(Reuters) - Frenchman Gael Monfils maintained his run of brilliant form when he nullified Milos Raonic’s big serve to eliminate the local favorite from the Rogers Cup in Toronto on Friday.
Monfils displayed his renowned athleticism in a high-quality quarter-final, relying on his lightning-fast court coverage to manufacture a 6-4 6-4 victory over the losing Wimbledon finalist.
The 10th seed set up a semi-final against top seed Novak Djokovic, who overcame poor serving and 33 unforced errors to beat Czech Tomas Berdych 7-6(6) 6-4 in an error-riddled match.
Second seed Stan Wawrinka and third seed Kei Nishikori will meet in Saturday’s other semi-final.
Five days after ending a drought of more than two years by winning an ATP event in Washington, Monfils took his hot form with him north of the border.
The capacity evening crowd did their best to lift powerful Canadian Raonic, but Monfils, whose attitude has often been questioned, did not buckle against the fourth seed.
Earlier, Djokovic staved off three set points in a first set tiebreak before improving his career record against Berdych to 25-2.
The Serbian admitted he was lucky to advance after saving seven of eight break points.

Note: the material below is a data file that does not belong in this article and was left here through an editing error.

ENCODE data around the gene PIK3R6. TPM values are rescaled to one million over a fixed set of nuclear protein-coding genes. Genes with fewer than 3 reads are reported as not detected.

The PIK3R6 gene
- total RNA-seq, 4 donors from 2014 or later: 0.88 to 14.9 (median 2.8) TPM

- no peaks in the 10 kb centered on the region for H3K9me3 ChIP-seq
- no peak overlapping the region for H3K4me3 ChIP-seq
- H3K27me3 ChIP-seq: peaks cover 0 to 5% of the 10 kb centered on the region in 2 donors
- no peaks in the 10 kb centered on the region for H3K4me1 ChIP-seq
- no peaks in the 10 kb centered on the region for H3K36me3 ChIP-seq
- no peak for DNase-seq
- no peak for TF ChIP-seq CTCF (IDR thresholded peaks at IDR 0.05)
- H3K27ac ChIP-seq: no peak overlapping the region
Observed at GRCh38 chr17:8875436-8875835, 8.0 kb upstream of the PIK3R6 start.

“Bit fortunate I must say,” he said in an on-court interview. “My serve just wasn’t right today. I just completely lost my rhythm, and he was taking over control of my second serve, attacking it.
“On a quick surface like this you need a good serve. Today it wasn’t to be but I won in straight sets. I must be pleased with the way I hung in there. That’s all.”
In the afternoon session, Swiss Wawrinka advanced with a comprehensive 6-1 6-3 victory over big-serving South African Kevin Anderson.
“I started really well from the first game,” said Wawrinka, a two-times grand slam champion who is seeking his 15th ATP World Tour title. “It showed me that I was ready, aggressive, moving really well.
“It’s one of the best matches of the year I played, I think. I was calm. Serving really good. Mixing a lot. I was reading the game well, good in defense and found a way to come back and attack.”
Next up for Wawrinka is Nishikori, who battled past unseeded Bulgarian Grigor Dimitrov 6-3 3-6 6-2.
The Japanese player, who reached the final in Miami and the last four in both Madrid and Rome in ATP Masters 1000 events earlier this season, emerged victorious in a see-sawing encounter that lasted a little more than two hours.
Reporting by Andrew Both in Cary, North Carolina and Mark Lamport-Stokes in Los Angeles; Editing by John O'Brien